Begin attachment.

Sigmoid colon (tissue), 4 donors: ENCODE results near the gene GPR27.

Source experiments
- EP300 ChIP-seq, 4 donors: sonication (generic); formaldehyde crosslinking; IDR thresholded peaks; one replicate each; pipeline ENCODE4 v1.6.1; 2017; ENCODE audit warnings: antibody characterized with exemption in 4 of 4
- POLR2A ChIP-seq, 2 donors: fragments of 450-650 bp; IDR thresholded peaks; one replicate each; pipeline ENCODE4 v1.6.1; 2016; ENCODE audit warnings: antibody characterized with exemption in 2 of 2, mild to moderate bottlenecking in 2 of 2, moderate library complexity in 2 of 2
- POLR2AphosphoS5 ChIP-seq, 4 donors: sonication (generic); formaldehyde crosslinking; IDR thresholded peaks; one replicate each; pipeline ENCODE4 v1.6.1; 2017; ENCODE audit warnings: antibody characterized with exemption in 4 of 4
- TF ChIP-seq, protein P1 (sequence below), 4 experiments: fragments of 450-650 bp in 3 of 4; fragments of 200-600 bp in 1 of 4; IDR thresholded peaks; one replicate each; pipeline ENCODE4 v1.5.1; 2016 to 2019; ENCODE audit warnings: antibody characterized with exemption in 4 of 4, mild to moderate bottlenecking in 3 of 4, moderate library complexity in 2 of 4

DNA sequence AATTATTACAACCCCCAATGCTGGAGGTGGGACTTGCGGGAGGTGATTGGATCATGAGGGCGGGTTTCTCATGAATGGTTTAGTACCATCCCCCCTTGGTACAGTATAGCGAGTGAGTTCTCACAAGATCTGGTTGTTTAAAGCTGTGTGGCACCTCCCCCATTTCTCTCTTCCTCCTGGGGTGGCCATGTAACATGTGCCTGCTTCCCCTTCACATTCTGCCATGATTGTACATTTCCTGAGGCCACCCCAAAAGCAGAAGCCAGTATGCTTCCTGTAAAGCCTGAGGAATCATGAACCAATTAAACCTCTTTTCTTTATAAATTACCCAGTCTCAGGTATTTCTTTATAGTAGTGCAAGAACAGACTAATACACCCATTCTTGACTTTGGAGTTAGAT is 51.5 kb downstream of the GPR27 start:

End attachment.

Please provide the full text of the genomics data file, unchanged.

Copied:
Sigmoid colon (tissue), 4 donors: ENCODE results near the gene GPR27.

Source experiments
- EP300 ChIP-seq, 4 donors: sonication (generic); formaldehyde crosslinking; IDR thresholded peaks; one replicate each; pipeline ENCODE4 v1.6.1; 2017; ENCODE audit warnings: antibody characterized with exemption in 4 of 4
- POLR2A ChIP-seq, 2 donors: fragments of 450-650 bp; IDR thresholded peaks; one replicate each; pipeline ENCODE4 v1.6.1; 2016; ENCODE audit warnings: antibody characterized with exemption in 2 of 2, mild to moderate bottlenecking in 2 of 2, moderate library complexity in 2 of 2
- POLR2AphosphoS5 ChIP-seq, 4 donors: sonication (generic); formaldehyde crosslinking; IDR thresholded peaks; one replicate each; pipeline ENCODE4 v1.6.1; 2017; ENCODE audit warnings: antibody characterized with exemption in 4 of 4
- TF ChIP-seq, protein P1 (sequence below), 4 experiments: fragments of 450-650 bp in 3 of 4; fragments of 200-600 bp in 1 of 4; IDR thresholded peaks; one replicate each; pipeline ENCODE4 v1.5.1; 2016 to 2019; ENCODE audit warnings: antibody characterized with exemption in 4 of 4, mild to moderate bottlenecking in 3 of 4, moderate library complexity in 2 of 4

DNA sequence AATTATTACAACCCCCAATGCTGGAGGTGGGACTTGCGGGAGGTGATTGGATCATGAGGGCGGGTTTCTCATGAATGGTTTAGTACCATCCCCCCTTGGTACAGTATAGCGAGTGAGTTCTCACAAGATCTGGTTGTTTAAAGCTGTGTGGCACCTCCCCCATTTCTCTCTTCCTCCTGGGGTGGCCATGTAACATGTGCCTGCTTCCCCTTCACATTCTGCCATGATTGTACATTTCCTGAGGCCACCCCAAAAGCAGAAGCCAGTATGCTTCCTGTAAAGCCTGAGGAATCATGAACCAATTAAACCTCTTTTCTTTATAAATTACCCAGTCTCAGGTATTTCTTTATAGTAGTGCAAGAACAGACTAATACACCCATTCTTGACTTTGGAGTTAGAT is 51.5 kb downstream of the GPR27 start: